It can also be destructive on a personal level for minorities. We know what a main character looks like. We know what a meaningful character looks like. We know what important characters look like. We know when a scene is important, when a scene is moving, when a scene is exciting or epic or even hot or explicit. We’ve already said time and again how damaging it is for minorities to only see themselves as supporting cast, a minor elements - or not present at all - the pervasive message is that we deserve to be no more than minor, quiet reflections in some privileged person’s life. That we don’t matter, that we’re less important and less valuable.
But how much more damaging is it when members of that minority and publications supposedly advocating for that minority buy into this? When the producers throw a token, tiny character and expect us to be happy, they’re reinforced when we flock round to praise and hail them for this minimal inclusion. The producers tell us we should be grateful for being these minor inclusions in a cishet white man’s life - and then we flock round to agree with that, to express that very gratitude and fawning. The producers tell us we don’t deserve better than this… and we agree with them. That’s a combined message which is the very opposite of empowering.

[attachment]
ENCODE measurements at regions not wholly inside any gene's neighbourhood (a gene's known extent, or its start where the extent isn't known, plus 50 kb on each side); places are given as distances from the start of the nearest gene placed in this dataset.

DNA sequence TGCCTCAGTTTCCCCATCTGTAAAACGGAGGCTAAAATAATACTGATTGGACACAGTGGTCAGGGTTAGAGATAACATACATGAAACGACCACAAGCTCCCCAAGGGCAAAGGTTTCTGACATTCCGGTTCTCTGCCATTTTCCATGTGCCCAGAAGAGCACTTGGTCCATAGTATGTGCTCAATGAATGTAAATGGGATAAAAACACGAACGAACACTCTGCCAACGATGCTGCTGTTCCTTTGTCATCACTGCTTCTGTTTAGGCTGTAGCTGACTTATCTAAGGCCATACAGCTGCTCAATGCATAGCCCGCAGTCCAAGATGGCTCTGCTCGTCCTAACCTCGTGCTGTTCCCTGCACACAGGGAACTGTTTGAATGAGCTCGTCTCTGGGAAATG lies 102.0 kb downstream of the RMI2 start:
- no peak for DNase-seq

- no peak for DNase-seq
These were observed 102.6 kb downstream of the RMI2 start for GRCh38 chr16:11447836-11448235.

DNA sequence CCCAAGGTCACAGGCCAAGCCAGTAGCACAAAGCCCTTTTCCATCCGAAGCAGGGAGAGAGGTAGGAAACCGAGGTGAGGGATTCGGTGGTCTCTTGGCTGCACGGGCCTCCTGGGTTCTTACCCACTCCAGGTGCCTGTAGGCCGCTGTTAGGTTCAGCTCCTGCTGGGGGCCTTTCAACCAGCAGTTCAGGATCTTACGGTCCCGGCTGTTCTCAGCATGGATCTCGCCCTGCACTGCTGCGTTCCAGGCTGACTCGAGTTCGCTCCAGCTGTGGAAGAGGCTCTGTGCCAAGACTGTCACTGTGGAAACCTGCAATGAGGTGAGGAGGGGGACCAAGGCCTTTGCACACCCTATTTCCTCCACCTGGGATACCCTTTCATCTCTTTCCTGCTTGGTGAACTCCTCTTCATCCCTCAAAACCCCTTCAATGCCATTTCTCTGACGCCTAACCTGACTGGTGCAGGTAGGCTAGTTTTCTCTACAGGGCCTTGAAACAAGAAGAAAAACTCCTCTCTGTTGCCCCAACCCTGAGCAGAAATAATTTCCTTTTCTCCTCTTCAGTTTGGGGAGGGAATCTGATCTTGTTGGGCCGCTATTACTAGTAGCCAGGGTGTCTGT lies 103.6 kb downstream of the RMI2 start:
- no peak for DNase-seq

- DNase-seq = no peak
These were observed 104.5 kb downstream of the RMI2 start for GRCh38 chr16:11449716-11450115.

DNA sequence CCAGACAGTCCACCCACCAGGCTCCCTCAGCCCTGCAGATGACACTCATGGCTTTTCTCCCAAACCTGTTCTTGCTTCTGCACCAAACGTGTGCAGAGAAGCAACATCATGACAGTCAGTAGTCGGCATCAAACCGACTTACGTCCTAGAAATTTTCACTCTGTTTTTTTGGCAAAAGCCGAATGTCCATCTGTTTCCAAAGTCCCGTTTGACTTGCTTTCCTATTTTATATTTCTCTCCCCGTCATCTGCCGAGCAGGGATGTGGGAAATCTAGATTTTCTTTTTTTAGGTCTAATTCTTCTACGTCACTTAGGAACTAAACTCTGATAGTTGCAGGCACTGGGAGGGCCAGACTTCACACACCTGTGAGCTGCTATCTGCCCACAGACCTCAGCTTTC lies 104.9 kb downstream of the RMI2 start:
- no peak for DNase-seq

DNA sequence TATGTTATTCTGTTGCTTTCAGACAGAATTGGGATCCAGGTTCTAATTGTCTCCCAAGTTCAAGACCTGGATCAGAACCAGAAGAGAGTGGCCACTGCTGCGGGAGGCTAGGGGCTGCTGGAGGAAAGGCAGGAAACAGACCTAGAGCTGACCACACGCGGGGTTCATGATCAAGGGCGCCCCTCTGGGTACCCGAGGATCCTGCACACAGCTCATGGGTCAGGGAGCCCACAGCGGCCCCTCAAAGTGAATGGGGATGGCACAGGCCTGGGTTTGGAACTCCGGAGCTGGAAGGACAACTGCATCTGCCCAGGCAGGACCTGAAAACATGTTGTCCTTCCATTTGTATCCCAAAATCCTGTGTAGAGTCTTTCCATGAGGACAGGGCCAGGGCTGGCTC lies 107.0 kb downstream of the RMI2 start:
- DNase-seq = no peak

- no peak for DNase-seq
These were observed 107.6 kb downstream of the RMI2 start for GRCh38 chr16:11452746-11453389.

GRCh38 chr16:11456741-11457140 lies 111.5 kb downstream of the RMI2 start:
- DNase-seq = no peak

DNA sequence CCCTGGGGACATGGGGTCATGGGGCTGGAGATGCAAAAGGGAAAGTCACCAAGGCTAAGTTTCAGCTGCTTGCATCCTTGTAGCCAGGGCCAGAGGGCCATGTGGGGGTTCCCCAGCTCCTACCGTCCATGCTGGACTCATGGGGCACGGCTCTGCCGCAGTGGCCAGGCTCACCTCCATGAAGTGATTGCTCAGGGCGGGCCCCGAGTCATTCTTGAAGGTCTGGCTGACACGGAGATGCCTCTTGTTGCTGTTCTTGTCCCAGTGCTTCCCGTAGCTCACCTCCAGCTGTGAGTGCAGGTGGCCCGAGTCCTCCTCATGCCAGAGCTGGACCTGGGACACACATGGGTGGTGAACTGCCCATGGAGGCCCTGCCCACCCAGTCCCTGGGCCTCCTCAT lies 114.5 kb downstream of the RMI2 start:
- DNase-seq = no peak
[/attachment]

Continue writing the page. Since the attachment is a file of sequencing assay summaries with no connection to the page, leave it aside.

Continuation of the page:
I get it, I have been more than tempted to wave the flag and cheer every time I see someone like me on television - I’ve read literally thousands of books and am represented in less than 5% of them, we’ve reviewed over 120 shows and meaningful representation is not the norm. As I said before, when you’re starving, a crumb can seem like a feast. And of course we should enjoy our crumbs - but we shouldn’t forget that they’re still crumbs and we shouldn’t be sending the message that crumbs are what we deserve and should be happy for.